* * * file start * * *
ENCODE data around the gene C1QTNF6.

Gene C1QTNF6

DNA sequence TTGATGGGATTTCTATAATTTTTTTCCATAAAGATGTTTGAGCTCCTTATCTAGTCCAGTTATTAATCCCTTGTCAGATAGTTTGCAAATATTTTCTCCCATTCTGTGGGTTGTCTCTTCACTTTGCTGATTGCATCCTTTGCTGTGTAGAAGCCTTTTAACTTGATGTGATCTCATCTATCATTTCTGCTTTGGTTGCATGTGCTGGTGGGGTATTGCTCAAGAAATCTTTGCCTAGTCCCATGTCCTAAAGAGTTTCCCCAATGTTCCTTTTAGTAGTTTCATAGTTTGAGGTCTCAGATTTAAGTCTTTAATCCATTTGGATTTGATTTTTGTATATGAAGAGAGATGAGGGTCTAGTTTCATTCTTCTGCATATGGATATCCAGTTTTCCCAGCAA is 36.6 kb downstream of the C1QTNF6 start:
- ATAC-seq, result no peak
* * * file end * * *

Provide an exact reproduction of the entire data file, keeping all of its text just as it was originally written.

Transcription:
ENCODE data around the gene C1QTNF6.

Gene C1QTNF6

DNA sequence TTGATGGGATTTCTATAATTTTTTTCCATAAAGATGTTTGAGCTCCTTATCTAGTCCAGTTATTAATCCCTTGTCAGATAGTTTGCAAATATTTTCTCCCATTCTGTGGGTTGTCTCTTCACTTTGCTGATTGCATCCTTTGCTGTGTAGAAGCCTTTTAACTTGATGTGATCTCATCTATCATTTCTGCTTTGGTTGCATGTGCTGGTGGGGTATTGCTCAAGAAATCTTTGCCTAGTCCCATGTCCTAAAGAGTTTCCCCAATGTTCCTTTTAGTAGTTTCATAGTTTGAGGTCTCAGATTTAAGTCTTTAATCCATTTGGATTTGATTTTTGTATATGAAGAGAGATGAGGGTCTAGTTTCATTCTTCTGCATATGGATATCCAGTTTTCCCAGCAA is 36.6 kb downstream of the C1QTNF6 start:
- ATAC-seq, result no peak